Next phase of urban teacher preparation
The expansion and replication of the Chicago Teacher Education Pipeline model in Central Illinois has hit the ground running in Decatur to serve this high-needs area.
The Pipeline recruited Shannon Mittleman, teacher and curriculum coordinator for Decatur Public Schools, to serve as the point person for the new Decatur Teacher Education Pipeline. The career move surprised Mittleman just as much as her colleagues; she discovered that her passion for supporting students and educators was rivaled only by a desire to recruit young, talented teachers to the city she loves.
“Decatur needs young, bright teachers who are willing to be role models and make a long-term investment in the community,” Mittleman said.
The Pipeline’s presence not only will help a high-needs area, but will also demonstrate the opportunities the city can offer young alumni.
“There are so many things to do and experience in this city,” Mittleman said. “These new teachers just haven’t realized it yet.”
Further facilitating the expansion efforts is the long-standing partnership between the Department of Special Education and the Macon-Piatt Regional Office of Education.
For more than a decade, special education teacher candidates have completed clinical placements in the area, including field base and student teaching.
Successful programming is also predicated on strong partnerships with community organizations, and Decatur’s Education Coalition welcomed the Pipeline with open arms. Teacher candidates began receiving clinical experiences in Decatur during the spring semester, and a community-based program will run in the summer of 2017.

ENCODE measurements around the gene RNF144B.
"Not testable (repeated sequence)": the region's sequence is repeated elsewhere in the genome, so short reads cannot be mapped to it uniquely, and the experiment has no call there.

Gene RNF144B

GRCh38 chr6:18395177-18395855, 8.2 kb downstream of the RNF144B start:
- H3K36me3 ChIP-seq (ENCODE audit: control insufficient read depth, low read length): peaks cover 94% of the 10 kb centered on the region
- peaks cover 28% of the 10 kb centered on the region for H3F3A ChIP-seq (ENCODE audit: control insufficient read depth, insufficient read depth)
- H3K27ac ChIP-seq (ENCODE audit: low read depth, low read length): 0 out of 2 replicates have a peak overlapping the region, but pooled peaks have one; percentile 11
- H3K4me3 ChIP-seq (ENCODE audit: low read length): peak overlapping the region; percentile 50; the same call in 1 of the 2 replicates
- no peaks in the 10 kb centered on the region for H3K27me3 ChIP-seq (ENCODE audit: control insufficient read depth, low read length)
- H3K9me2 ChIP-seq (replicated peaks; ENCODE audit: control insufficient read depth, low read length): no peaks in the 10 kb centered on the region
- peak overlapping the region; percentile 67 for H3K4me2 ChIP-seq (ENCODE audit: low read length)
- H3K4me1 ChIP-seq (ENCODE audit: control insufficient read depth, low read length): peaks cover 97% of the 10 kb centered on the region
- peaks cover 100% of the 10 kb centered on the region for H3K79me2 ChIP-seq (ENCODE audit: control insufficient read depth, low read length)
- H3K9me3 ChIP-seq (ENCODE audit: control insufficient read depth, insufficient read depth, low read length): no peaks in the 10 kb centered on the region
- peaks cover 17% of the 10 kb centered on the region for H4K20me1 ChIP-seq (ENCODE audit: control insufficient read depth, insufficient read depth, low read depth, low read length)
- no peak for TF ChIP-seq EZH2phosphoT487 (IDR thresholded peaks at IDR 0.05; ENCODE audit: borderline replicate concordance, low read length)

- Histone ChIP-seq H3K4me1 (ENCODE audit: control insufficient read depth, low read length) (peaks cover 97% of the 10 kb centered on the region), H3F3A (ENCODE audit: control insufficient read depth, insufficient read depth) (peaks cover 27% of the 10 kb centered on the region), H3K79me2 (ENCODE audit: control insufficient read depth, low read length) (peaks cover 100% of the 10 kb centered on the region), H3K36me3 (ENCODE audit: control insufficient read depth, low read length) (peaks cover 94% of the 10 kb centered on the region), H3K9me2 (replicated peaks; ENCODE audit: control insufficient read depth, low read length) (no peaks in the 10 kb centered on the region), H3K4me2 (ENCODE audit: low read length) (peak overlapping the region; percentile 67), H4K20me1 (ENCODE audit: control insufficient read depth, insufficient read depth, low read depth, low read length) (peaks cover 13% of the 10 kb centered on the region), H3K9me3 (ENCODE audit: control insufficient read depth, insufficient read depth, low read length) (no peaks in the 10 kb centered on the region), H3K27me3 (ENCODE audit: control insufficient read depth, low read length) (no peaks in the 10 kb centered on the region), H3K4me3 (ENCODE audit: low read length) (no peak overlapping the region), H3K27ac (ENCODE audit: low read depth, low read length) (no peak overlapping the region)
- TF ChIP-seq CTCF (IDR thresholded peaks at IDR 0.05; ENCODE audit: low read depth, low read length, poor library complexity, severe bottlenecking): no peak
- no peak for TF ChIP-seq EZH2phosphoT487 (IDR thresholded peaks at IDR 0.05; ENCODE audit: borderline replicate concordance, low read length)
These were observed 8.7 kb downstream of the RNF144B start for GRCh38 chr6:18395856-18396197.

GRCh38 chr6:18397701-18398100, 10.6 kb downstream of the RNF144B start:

STEP-UP, or the Summer Teacher Education Partnership for Urban Preparation, is a four-week cultural immersion fellowship combining clinical experiences in schools with service projects through community-based organizations. Teacher candidates live with host families and in the evenings participate in specialized course work.
Since 2010, 91 percent of STEP-UP alumni who began their teaching careers in Chicago are still in the district. With the help of alumni educators, Pipeline Executive Director Robert Lee believes Decatur can top those numbers.
“We have many opportunities to engage our alumni in the STEP-UP program and speak with our candidates about their experience teaching in this district. Our alumni have a tremendous amount of insight to share,” Lee said.
At ISU, faculty members in the Department of Special Education are in the midst of redesigning courses with an urban focus specific to Decatur. These efforts will enhance the department’s existing urban strand degree sequence developed in collaboration with the Pipeline in 2014 titled INFUSE, or the Innovative Network of Future Urban Special Educators.
In the fall, faculty will also begin taking teacher candidates to the city for service learning trips to work with the area’s P–12 students and community organizations.
These candidates will be encouraged to participate in STEP-UP Decatur in 2017, student teach, and begin their careers in the city. Those alumni will then be eligible for the Pipeline’s induction and mentoring program during their first two years in the field. For Mittleman and Lee, the future appears bright.
“Everyone in the community and the school district who I have talked to has welcomed this idea,” Mittleman said. “Just like us, they are excited for the possibilities.”